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This Week in Privacy: Are University Health Centers Covered under HIPAA?

"This Week in Privacy” is a new column for in-house counsel who need advice in the privacy and cybersecurity sectors. K Royal is a director at TrustArc. To have your legal privacy questions answered, email [email protected] with “This Week in Privacy" in the subject line.

Q: Are university health centers covered under HIPAA?

A: Not all medical centers or doctors fall under the Health Insurance Portability and Accountability Act (HIPAA) of 1996, along with its subsequent amendments. Entities must be engaged in a covered activity, most of which are related to filing insurance claims. If the university center does not engage in these activities, then HIPAA does not apply to them — and if it did, it would only apply to non-students.

Family Educational Rights and Privacy Act (FERPA) at 20 U.S.C. 1230 et seq. governs student records at most postsecondary institutions, and includes school health centers. As such, the records are likely treatment records and excluded from HIPAA. The definition of “protected health information” at 45 CFR § 160.103 includes notable exceptions: “(2) Protected health information excludes individually identifiable health information: (i) In education records covered by the Family Educational Rights and Privacy Act, as amended, 20 U.S.C. 1232g; (ii) in records described at 20 U.S.C. 1232g(a)(4)(B)(iv).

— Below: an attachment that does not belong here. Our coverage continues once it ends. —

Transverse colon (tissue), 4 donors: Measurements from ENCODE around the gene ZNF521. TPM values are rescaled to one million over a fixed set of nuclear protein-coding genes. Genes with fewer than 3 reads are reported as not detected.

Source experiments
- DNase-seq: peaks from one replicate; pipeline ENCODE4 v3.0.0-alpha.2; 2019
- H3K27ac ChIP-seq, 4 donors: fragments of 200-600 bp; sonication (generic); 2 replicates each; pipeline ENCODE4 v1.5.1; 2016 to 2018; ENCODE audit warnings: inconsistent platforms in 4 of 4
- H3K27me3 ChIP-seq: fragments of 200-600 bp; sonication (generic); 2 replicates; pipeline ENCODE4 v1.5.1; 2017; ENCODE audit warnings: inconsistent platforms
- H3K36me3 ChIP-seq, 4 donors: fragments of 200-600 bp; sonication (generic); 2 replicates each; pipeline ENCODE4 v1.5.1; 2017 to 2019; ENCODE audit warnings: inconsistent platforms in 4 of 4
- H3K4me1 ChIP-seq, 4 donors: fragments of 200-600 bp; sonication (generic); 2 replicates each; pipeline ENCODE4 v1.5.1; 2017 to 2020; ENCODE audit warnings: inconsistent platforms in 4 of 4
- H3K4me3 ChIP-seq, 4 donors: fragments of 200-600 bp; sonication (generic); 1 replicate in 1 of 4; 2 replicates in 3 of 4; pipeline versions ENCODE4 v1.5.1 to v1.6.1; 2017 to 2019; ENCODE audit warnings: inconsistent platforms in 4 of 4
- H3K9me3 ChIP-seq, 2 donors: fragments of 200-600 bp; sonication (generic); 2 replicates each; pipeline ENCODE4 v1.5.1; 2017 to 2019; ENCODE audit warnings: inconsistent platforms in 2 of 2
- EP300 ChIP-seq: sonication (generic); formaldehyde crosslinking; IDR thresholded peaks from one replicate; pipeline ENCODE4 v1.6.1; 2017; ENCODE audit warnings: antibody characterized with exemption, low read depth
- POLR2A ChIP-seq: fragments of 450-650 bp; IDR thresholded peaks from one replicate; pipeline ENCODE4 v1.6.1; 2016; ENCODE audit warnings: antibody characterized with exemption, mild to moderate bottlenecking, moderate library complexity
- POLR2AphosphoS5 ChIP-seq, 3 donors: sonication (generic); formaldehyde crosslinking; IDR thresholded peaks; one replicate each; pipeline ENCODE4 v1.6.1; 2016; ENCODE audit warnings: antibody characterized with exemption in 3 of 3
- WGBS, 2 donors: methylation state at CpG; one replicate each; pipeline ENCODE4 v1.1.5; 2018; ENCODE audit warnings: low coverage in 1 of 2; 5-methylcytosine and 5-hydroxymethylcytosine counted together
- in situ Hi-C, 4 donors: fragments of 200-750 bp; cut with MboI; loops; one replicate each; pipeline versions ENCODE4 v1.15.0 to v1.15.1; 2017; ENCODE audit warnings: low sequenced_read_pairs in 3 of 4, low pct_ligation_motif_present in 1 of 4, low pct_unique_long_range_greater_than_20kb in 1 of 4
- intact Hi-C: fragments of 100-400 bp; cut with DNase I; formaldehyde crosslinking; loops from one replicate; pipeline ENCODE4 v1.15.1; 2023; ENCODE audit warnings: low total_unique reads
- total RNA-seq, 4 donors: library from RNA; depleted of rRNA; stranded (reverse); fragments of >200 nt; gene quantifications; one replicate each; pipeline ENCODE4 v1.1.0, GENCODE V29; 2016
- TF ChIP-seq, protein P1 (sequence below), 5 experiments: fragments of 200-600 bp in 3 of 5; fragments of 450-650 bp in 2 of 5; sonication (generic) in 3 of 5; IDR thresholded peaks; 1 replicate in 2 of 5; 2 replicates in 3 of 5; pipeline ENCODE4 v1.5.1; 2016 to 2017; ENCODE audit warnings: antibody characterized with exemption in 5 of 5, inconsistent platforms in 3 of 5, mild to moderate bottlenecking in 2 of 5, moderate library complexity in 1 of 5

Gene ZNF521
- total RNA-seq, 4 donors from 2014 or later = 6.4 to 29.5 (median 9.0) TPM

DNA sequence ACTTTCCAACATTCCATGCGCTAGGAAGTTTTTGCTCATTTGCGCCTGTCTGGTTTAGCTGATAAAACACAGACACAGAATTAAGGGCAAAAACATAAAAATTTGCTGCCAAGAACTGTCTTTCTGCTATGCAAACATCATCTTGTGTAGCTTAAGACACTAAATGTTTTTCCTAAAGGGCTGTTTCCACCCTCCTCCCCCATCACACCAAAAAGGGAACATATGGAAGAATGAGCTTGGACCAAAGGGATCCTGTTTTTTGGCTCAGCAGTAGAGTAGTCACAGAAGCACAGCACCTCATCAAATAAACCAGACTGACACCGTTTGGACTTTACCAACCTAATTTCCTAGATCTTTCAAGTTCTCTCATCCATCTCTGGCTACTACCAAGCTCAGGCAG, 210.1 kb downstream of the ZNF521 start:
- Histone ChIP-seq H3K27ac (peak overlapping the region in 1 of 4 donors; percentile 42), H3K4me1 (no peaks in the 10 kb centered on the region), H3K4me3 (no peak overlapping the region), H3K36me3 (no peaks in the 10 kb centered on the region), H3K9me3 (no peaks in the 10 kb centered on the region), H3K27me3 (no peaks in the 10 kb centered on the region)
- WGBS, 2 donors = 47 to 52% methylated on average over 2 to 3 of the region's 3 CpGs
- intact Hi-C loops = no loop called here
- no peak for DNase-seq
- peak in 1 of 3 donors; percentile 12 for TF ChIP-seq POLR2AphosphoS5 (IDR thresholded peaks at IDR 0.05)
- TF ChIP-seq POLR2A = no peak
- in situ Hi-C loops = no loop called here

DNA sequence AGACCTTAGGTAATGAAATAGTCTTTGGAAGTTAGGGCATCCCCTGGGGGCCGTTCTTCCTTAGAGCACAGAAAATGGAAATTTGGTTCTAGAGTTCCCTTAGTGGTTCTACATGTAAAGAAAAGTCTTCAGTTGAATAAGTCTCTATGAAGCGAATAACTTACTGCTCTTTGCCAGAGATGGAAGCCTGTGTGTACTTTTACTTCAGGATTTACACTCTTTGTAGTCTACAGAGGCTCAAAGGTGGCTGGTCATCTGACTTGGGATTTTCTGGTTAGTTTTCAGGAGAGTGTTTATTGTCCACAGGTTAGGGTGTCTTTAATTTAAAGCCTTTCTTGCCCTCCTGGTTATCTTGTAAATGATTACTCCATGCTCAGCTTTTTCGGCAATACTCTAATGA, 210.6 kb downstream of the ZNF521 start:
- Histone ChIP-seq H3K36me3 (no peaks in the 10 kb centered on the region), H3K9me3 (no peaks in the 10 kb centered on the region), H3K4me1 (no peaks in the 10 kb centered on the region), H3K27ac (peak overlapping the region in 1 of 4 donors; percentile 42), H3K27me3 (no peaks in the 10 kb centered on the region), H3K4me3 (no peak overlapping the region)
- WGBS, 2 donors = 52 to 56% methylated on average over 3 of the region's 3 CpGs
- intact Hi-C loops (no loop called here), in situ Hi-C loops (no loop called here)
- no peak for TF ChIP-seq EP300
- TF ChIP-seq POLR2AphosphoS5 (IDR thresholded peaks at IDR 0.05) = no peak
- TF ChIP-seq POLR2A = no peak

“Treatment records” are records on a student who is 18 years of age or older, or is attending an institution of postsecondary education. These records are made or maintained by a physician, psychiatrist, psychologist, or other recognized professional or paraprofessional acting in their professional or paraprofessional capacity, or assisting in that capacity, and are made, maintained, or used only in connection with the provision of treatment to the student. Furthermore, they are not available to anyone other than persons providing such treatment, except that such records can be personally reviewed by a physician or other appropriate professional of the student’s choice. If the records are disclosed for purposes other than treatment, they are no longer excluded as “education records” and would then fall under all the other FERPA requirements.

About the Author

K Royal is a technology columnist for, and director at TrustArc. @heartofprivacykroyal

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